The bald eagle, America’s national bird, has been removed from Vermont’s endangered species list after more than a decade of restoration efforts, the Vermont Fish & Wildlife Department announced Thursday.
The pesticide DDT and illegal hunting contributed to the raptor’s population decline in the mid-20th century. In 1967, the bald eagle appeared on the first-of-its-kind federal endangered species list.
“They’re kind of these icons of the first endangered species that were listed in the federal Endangered Species Act,” said Margaret Fowle, a conservation biologist for Vermont Audubon.
“When DDT was rampant in use in the mid-1900s, populations of birds at the top of the food chain declined dramatically,” she said. “It’s really important that these birds were able to tell us that story.”
In the past 15 years, the bald eagle population in Vermont has grown exponentially.
“In the state of Vermont, we had our first breeding pair in 2008,” said Doug Morin, a wildlife biologist for the state who focuses on nongame birds. “As of 2020, we had 64 chicks fledged out of 37 breeding pairs.”
As a result of the birds’ population growth, the Vermont Institute of Natural Sciences in Quechee, which provides wild bird rehabilitation, has seen an influx of bald eagles.
“Twenty years ago it was a rarity,” said Grae O’Toole, director of the center for wild bird rehabilitation. The center has taken care of eight bald eagles just in the past couple of years, O’Toole said.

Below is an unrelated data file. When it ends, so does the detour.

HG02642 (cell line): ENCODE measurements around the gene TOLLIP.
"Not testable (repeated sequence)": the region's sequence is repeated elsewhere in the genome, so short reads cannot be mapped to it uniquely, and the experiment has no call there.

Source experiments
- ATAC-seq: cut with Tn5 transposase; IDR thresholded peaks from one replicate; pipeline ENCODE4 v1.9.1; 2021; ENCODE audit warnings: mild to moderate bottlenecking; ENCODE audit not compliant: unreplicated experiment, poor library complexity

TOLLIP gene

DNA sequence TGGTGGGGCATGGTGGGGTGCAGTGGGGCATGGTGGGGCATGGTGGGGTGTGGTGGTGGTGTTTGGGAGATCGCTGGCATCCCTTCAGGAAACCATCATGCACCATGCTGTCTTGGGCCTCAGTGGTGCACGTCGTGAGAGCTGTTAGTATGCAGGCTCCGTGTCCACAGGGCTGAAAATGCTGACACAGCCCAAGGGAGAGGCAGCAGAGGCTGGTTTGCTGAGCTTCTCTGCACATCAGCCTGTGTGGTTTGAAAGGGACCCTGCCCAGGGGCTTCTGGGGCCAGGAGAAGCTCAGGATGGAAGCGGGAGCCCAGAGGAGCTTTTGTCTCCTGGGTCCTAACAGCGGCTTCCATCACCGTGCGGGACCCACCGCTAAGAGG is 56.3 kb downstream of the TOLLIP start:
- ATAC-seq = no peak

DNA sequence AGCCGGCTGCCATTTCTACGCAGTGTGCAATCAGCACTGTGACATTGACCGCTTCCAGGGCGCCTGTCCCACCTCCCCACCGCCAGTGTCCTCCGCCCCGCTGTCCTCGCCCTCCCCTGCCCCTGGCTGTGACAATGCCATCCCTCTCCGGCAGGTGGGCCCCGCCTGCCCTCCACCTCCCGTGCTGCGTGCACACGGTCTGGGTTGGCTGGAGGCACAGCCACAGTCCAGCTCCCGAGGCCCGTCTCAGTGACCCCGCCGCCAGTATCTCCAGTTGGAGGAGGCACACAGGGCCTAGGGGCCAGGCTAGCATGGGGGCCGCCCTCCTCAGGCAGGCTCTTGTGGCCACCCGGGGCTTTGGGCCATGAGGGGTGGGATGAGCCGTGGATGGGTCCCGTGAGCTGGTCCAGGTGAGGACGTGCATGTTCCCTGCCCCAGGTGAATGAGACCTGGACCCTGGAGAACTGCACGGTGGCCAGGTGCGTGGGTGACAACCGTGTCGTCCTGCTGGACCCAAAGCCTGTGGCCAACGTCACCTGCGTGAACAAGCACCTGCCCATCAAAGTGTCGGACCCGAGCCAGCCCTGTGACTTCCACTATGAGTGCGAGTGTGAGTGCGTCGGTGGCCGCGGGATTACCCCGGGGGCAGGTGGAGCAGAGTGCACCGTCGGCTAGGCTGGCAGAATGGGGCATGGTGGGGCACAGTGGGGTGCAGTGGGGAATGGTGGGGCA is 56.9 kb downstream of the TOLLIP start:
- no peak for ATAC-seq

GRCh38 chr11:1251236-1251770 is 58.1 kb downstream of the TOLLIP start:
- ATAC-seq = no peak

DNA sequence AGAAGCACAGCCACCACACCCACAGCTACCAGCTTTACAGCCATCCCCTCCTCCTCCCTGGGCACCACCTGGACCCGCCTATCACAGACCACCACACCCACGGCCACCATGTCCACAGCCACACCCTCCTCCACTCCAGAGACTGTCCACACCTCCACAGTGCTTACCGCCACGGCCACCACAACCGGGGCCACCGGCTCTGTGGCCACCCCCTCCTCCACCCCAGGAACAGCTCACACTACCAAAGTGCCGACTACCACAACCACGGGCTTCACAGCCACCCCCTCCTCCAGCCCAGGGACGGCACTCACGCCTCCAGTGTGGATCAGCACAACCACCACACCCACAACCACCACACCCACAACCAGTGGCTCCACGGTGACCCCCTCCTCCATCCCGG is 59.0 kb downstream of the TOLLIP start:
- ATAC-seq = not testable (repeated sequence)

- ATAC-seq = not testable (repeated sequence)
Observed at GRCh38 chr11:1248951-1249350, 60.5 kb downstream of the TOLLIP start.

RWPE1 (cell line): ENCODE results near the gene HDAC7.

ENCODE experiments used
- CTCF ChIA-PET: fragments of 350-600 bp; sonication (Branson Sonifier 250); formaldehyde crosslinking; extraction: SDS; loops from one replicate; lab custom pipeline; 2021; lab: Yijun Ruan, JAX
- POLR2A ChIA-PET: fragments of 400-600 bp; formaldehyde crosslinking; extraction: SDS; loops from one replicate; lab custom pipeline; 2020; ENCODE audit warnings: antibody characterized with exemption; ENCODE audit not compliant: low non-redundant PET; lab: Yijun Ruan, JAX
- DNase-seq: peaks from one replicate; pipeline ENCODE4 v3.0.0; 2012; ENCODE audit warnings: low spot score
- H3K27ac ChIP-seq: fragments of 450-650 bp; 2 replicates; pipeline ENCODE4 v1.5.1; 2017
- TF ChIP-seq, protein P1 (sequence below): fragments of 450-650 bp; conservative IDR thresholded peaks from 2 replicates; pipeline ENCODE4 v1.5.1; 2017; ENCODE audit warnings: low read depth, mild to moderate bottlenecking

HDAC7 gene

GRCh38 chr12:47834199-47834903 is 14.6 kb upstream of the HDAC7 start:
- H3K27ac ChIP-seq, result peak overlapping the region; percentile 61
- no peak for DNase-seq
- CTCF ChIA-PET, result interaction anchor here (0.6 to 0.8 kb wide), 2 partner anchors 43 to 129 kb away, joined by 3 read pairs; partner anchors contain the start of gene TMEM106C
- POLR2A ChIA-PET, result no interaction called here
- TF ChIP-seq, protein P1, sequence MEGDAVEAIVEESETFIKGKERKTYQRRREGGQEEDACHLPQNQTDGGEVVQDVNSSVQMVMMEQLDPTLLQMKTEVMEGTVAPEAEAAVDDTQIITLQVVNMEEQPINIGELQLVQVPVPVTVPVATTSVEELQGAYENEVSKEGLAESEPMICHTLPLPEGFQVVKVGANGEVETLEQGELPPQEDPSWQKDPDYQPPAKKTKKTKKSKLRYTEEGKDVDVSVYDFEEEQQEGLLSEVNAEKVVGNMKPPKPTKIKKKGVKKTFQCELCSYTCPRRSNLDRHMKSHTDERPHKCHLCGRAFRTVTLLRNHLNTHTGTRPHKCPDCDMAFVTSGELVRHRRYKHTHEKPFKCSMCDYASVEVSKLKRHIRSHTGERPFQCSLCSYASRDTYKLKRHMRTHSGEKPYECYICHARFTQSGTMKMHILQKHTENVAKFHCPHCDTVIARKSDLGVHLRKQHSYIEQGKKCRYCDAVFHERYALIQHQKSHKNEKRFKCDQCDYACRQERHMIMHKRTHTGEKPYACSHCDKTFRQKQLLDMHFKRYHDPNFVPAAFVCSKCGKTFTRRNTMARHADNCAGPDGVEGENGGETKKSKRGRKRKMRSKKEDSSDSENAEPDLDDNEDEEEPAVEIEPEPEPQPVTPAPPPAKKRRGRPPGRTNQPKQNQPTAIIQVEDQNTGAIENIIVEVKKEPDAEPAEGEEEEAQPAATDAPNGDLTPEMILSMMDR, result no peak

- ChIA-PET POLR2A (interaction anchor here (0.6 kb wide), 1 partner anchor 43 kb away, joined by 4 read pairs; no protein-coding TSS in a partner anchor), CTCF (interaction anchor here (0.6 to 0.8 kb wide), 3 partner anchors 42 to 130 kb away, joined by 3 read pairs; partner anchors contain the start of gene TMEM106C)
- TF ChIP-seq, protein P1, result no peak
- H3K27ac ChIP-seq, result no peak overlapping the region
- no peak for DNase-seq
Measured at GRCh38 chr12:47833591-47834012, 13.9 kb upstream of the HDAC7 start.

Bald eagles prefer hunting along water bodies, according to O’Toole. Popular spots in Vermont include along the Connecticut River, around Lake Memphremagog and in the Champlain Valley.
For the ornithologically inclined, spotting the pale head of a bald eagle inspires unique enthusiasm.
“They’re huge! How cool is that? They’re a super compelling bird. They capture people’s attention,” Morin said.
All of which makes the bald eagle’s de-listing a milestone for Vermont, according to Wildlife Division Director Mark Scott.
The Cornell Lab reports eagles run about 3 feet in length with a 7-foot wingspan, dwarfing other types of raptors, such as hawks and vultures. They can live long lives. The oldest recorded bald eagle in the wild was at least 38 years old when it was fatally struck by a car in New York in 2015. It had been banded in the same state in 1977, according to the lab.
Although Thursday’s news marked a celebratory moment for bald eagle restoration, other animals received worrying new designations. Fish & Wildlife listed the American bumblebee and a species of freshwater mussel called the brook floater as endangered, and added the Eastern meadowlark to the threatened list, which means that it’s at risk of becoming endangered without timely conservation action.
Still, conservationists’ success with the bald eagle — and other previously endangered species such as the common loon, osprey and peregrine falcon in Vermont — shows that positive change is possible.
“When we do invest in species, and we spend time and effort and legislation where necessary to try to preserve them, we find success. And so that’s a resounding positive note,” Morin said.
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